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Related in: MedlinePlus

Immunocytochemical staining for catalase, peroxisomes, and mitochondria in catalase or mitocatalase overexpressing RINm5F insulin-producing cells. RINm5F insulin-producing cells that overexpressed catalase in the cytosol (Catalase, A and B) or in the mitochondria (MitoCatalase, C and D) were seeded overnight on collagen-coated coverslips. After fixation with 4% paraformaldehyde, the cells were stained for catalase (red) and for the peroxisomal membrane protein 70 (PMP-70 green) or the mitochondrial respiratory chain enzyme cytochrome c-oxidase IV (COX-4 green) followed by nuclear counterstaining with DAPI (blue). To quantify the colocalization between catalase and the peroxisomes or mitochondria 20 images of two independent preparations were analyzed with the colocalization add-in of the CellR software (Olympus, Hamburg, Germany). The analyses showed that 56.2 ± 3.3% (n = 58) of catalase were localized in the peroxisomes (A) and 5 ± 0.4% (n = 74) in the mitochondria (B). For the MitoCatalase expressing cells, a proportion of 86.3 ± 2.6% (n = 90) of catalase was detected in the mitochondria (C) and 5.1 ± 1.6% (n = 62) in the peroxisomes (D). Data are means ± SEM of (n) individual cells. (A high-quality digital representation of this figure is available in the online issue.)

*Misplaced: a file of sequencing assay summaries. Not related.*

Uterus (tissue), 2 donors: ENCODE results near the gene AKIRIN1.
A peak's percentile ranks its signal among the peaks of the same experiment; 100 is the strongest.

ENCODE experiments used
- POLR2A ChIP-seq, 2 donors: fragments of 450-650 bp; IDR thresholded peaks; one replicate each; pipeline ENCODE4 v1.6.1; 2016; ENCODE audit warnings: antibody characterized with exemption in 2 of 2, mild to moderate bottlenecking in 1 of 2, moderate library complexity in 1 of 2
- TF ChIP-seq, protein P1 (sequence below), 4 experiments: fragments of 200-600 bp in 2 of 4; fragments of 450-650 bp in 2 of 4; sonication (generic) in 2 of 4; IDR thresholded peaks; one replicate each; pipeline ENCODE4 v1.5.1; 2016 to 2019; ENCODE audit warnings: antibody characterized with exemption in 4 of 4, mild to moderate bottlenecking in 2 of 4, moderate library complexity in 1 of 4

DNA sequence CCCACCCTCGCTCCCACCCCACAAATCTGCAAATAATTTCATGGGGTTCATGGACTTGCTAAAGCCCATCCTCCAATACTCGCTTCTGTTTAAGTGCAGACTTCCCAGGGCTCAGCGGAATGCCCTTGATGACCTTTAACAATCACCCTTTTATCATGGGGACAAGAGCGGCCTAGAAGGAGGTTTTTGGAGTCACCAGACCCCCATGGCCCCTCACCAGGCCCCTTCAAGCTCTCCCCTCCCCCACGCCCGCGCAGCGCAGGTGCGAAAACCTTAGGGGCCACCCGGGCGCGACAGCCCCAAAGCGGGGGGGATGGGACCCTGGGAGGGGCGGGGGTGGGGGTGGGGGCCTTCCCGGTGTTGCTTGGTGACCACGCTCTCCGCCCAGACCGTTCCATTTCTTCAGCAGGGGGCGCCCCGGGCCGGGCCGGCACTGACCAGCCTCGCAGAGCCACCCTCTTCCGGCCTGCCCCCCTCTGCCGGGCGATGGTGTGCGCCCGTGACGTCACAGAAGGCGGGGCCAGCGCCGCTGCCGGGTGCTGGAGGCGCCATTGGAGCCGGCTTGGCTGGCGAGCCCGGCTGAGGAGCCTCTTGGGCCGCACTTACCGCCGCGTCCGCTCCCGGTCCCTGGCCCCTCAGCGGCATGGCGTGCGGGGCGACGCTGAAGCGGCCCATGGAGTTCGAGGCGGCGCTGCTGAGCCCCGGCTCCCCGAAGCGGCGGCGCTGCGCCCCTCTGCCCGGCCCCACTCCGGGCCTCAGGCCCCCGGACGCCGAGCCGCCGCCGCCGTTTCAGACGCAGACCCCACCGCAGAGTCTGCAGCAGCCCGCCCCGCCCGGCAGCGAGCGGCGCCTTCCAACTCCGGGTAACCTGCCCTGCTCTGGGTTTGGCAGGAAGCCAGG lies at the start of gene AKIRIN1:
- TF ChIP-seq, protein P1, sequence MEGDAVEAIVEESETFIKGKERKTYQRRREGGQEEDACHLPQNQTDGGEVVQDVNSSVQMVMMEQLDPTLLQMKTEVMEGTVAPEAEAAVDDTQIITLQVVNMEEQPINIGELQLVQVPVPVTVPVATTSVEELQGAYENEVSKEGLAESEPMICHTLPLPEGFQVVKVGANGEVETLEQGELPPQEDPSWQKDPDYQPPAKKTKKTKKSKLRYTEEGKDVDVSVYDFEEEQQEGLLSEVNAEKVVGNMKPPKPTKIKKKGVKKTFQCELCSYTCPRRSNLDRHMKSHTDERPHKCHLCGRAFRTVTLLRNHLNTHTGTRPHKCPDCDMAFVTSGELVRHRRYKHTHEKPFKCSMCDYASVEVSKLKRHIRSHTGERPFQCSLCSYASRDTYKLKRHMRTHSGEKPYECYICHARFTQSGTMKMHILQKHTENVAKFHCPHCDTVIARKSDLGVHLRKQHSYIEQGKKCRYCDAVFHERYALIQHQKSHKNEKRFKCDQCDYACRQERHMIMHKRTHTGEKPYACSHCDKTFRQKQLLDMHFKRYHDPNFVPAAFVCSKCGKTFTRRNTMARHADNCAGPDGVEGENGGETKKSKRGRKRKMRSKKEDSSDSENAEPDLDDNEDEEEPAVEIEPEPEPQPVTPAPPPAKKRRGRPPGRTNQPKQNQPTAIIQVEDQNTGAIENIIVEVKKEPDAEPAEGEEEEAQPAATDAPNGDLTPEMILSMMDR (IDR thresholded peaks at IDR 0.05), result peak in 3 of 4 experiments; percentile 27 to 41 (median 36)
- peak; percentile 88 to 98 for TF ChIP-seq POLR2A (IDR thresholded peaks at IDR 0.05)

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Figure 2: Immunocytochemical staining for catalase, peroxisomes, and mitochondria in catalase or mitocatalase overexpressing RINm5F insulin-producing cells. RINm5F insulin-producing cells that overexpressed catalase in the cytosol (Catalase, A and B) or in the mitochondria (MitoCatalase, C and D) were seeded overnight on collagen-coated coverslips. After fixation with 4% paraformaldehyde, the cells were stained for catalase (red) and for the peroxisomal membrane protein 70 (PMP-70 green) or the mitochondrial respiratory chain enzyme cytochrome c-oxidase IV (COX-4 green) followed by nuclear counterstaining with DAPI (blue). To quantify the colocalization between catalase and the peroxisomes or mitochondria 20 images of two independent preparations were analyzed with the colocalization add-in of the CellR software (Olympus, Hamburg, Germany). The analyses showed that 56.2 ± 3.3% (n = 58) of catalase were localized in the peroxisomes (A) and 5 ± 0.4% (n = 74) in the mitochondria (B). For the MitoCatalase expressing cells, a proportion of 86.3 ± 2.6% (n = 90) of catalase was detected in the mitochondria (C) and 5.1 ± 1.6% (n = 62) in the peroxisomes (D). Data are means ± SEM of (n) individual cells. (A high-quality digital representation of this figure is available in the online issue.)